“Swansea City is appalled and saddened by racist abuse received by Yan Dhanda via social media following tonight’s Emirates FA Cup game against Manchester City.

“As a club, we pride ourselves on working with the community and our supporters, as well as the EFL and the FA, on all anti-racism and anti-discriminatory campaigns because it has no place in society.

“Swansea City condemns racism and abuse of all kinds, and we urge social media companies to go above and beyond to stamp out this abhorrent level of behaviour that continues to tarnish football and society.

“An official report has been made with South Wales Police and the club will assist them in their investigation.

“Yan has our unwavering support in this matter as we and the relevant authorities strive to eradicate this mindless behaviour.”

This come after Manchester United players, Axel Tuanzebe, Antony Martial, Lauren James and Marcus Rashford had experienced abuse on social media. Premier League Referee Mike Dean’s family were sent death threats.

The platform recently announced that user’s who send abusive message will face having their accounts permanently removed.  Facebook’s (who own the platform) content policy manager, Fadzai Madzingira who said:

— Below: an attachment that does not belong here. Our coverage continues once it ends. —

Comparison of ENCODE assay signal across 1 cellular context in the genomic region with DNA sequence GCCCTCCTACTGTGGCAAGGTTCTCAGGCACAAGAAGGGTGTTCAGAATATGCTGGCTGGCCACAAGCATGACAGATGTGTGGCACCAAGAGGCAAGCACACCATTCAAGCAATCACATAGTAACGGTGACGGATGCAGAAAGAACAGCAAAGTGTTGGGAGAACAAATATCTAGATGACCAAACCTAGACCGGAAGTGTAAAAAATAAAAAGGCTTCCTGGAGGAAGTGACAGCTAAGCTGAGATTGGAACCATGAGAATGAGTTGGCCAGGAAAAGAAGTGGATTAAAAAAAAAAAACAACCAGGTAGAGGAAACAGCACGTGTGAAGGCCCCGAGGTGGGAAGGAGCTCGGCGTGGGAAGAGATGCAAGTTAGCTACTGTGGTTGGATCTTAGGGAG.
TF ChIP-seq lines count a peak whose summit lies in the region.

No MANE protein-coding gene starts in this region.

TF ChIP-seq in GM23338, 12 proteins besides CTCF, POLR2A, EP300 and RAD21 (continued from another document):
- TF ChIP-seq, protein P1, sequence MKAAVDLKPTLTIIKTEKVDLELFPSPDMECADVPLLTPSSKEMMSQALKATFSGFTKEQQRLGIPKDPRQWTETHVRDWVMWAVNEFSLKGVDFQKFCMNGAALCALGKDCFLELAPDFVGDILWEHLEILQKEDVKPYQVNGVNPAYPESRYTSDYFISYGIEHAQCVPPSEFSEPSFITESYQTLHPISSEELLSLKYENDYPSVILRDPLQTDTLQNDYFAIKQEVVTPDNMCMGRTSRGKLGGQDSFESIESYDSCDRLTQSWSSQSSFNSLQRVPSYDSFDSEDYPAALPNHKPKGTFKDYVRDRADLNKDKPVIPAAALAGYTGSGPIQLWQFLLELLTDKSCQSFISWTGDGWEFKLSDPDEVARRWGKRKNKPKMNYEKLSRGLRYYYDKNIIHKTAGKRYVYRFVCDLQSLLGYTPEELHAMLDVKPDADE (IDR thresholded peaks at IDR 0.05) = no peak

“Currently, we will set a specific ban or what we call a block for a set amount of time when someone violates those rules and we extend that time should they continue to do so,

“We’re taking tougher measures on people who violate those rules in Instagram direct messaging, so instead of just extending the time, we’ll be removing the accounts altogether.”

The letter has called for more to be done and has been sent by, The FA, The Premier League, The EFL, The FA WSL, The FA Women’s Championship, PFA, LMA, PGMOL and Kick it Out.

The letter has called on the companies to do the following,

Messages and posts should be filtered and blocked before being sent or posted if they contain racist or discriminatory material.

You should operate robust, transparent, and swift measures to take down abusive material if it does get into circulation.

All users should be subject to an improved verification process that (only if required by law enforcement) allows for accurate identification of the person behind the account. Steps should also be taken to stop a user that has sent abuse previously from re-registering an account.

Your platforms should actively and expeditiously assist the investigating authorities in identifying the originators of illegal discriminatory material.